When it comes to winning customer hearts and minds, insurers are no longer competing against each other; they are being measured against the last, best experience the customer had… no matter what industry sector delivered it. That means the pressure is now on insurers to deliver increasingly relevant and valuable experiences.
Are they up for the task? If a recent global survey of insurance CEOs is anything to go by, CEOs are feeling bullish. In fact, eight-in-ten insurance CEOs say they believe they are now meeting (or even exceeding) their customers' expectations for a personalized experience.
There are certainly a number of stand-out insurance brands that are meeting and beating their customers' expectations. In a recent KPMG International survey, Tomorrow's customer experience, today, of consumers in 14 countries around the world, insurance brands were ranked first for customer experience across all sectors in four markets. Clearly, it is possible for insurance organizations to differentiate themselves based on customer experience.
What the leaders demonstrate is that it takes more than just good customer service and fast claim processes to deliver a truly differentiating customer experience in the insurance industry. Rather, it requires insurers to radically sharpen their value proposition in a way that responds to their target customers’ expectations.
That won’t always be easy; it will require insurers to meet customer expectations from beginning to end.
So what does this mean? In part, it means becoming better connected to their policy holders and insured risks. The emergence of smart home technologies, autonomous cars and the shift towards the sharing economy are already changing the dynamics in the non-life sectors. The introduction of wearable technologies and the adoption of health and fitness apps may lead to similar changes in the life sector.
It also means becoming a more connected enterprise – from a data, IT and systems perspective, as well as from a vision, culture and objectives perspective. The reality is that customer expectations are not easily met when organizations operate in siloes; those that are able to connect and align their organization behind their customer agenda stand to gain the greatest traction with their target customers.
Of course, all of this requires insurers to develop a much clearer understanding of their target customers’ needs, preferences, and expectations.
Our survey of insurance CEOs suggests that most are facing challenges understanding how millennials’ needs differ from those of older customers. But they must also remember that millennials are not the only customer segment that is changing and influencing growth: boomers are retiring and becoming more tech savvy; Gen-Xers are starting to enter their spending years; according to some estimates, Gen-Z (the group that follows millennials) already represent up to US$143 billion in buying power1.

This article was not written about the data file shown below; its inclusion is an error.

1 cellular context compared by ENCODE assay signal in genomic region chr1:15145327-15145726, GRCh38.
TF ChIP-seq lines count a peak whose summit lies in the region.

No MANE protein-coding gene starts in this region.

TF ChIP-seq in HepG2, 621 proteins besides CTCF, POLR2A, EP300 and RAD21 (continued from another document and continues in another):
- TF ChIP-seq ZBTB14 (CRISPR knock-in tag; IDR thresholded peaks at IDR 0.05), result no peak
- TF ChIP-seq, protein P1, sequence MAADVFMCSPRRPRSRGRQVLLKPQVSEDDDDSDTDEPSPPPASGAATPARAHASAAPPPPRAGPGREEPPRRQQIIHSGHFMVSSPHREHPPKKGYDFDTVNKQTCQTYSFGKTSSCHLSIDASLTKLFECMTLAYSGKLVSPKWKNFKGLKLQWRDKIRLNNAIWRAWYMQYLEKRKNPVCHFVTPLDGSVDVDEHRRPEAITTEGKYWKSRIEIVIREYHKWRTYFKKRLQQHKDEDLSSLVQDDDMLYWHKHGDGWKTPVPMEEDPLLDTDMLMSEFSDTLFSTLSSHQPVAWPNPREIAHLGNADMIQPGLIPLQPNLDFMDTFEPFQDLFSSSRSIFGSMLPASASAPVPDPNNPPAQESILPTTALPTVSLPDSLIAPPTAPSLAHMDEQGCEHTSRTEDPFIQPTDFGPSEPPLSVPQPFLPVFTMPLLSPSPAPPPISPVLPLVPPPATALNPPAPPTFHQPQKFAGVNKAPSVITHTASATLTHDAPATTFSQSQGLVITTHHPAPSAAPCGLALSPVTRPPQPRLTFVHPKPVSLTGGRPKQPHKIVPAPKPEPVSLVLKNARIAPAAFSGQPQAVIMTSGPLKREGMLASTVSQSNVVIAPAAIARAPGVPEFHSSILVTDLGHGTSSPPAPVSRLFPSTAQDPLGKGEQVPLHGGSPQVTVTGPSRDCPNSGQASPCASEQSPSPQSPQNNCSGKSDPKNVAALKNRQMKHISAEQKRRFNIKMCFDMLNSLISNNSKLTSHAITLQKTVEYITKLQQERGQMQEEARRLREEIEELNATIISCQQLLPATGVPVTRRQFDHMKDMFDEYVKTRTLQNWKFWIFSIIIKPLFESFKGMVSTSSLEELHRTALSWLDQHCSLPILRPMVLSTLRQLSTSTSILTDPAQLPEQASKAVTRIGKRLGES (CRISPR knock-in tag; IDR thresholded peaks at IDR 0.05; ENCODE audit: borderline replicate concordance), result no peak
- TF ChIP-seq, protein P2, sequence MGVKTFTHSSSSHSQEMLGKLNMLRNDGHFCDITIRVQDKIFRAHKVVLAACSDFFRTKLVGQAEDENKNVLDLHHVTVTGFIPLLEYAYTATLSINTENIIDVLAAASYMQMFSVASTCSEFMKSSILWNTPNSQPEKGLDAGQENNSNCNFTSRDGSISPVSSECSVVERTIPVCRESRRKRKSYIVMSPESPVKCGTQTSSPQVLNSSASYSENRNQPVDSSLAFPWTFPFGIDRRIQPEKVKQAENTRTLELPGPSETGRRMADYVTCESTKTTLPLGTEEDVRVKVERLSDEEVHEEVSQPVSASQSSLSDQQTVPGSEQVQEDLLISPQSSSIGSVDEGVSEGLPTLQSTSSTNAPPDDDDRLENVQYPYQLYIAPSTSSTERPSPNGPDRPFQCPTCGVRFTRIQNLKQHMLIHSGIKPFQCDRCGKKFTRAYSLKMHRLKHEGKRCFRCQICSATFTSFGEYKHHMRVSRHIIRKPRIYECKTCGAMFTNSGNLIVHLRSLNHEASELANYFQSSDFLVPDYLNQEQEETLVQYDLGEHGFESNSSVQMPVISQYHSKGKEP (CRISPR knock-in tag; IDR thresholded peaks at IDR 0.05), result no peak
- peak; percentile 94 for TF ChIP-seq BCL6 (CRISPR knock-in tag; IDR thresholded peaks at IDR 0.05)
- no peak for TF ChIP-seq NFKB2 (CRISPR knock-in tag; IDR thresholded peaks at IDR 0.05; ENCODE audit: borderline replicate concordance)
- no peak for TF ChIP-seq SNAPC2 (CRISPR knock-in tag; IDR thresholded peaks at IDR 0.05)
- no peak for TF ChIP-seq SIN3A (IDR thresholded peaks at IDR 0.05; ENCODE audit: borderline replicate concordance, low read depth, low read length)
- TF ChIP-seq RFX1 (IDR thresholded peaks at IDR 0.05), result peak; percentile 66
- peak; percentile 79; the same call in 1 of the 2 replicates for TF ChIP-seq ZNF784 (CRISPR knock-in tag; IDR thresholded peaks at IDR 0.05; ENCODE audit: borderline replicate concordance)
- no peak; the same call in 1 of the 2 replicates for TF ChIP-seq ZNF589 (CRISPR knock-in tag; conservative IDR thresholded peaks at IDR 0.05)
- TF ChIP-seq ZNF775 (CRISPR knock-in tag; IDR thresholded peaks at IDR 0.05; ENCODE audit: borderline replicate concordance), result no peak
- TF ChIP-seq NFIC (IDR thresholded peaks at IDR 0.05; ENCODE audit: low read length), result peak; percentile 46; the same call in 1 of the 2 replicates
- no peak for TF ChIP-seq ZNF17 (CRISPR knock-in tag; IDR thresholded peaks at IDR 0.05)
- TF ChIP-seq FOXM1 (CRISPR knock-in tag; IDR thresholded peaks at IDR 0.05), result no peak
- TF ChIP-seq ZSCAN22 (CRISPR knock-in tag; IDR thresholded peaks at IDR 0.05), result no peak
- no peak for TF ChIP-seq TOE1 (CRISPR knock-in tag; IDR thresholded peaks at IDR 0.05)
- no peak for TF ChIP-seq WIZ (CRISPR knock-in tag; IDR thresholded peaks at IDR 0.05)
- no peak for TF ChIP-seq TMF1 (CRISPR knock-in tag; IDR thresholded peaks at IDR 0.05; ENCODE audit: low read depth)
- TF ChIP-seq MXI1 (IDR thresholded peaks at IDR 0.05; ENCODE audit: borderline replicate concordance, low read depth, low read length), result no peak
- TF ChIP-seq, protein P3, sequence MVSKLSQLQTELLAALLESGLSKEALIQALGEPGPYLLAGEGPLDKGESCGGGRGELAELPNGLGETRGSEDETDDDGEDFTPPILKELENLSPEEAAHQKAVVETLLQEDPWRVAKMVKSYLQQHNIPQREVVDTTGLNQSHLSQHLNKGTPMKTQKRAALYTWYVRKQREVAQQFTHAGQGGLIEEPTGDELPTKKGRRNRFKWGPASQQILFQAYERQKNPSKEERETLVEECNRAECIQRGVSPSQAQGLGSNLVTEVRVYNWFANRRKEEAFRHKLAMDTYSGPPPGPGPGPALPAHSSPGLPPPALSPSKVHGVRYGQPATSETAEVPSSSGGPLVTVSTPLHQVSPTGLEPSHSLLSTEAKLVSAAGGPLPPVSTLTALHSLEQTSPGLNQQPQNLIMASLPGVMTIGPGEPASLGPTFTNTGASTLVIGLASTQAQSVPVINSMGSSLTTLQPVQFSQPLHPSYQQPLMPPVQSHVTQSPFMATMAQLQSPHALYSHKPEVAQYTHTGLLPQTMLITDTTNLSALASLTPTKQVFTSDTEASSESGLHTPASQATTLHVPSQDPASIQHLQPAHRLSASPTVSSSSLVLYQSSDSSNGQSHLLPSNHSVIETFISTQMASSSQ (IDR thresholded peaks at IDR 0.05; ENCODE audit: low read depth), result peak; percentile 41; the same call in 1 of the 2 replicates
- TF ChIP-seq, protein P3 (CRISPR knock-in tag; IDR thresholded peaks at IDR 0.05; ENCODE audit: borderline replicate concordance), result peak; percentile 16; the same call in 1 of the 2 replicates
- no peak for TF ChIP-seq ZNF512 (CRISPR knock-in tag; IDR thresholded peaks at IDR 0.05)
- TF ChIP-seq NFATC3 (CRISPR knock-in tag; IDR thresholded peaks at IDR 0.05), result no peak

Insurers will need to understand each of their target segments in greater detail if they hope to truly respond to their expectations. Depending on the target segment’s needs and preferences, it could take extensive digitization and ruthless product simplification or radical changes to processes and the adoption of innovative new ways of interacting with customers.
At the same time, insurers will also need to consider the end-to-end customer journey – understanding that customers have expectations not only pre-issue but also post; from policy admin and changes all the way through to the ‘moment of truth’ when the customer has a claim. Meeting those (ever evolving) expectations and delivering the desired experiences along the entire journey will require insurers to change everything about how they interact with customers.
Last but not least, it will require insurers to find their optimal balance between cost and growth (a topic I started to cover in my first post in this series). This means understanding the economics of a good customer experience and investing into the areas that deliver the greatest value for both the customer and the organization. Insurers will need to remember, however, that the economic value of the customer experience is maximized when customer expectations and experiences are in alignment; when companies over or under-deliver, profits suffer.
In a world where consumers expectations are being influenced by every other brand they interact with, many insurers will struggle to remain relevant in the lives of their customers. But those that are able to enhance their relationships and brands by continuously delivering on their customer expectations will likely be the winners of the future.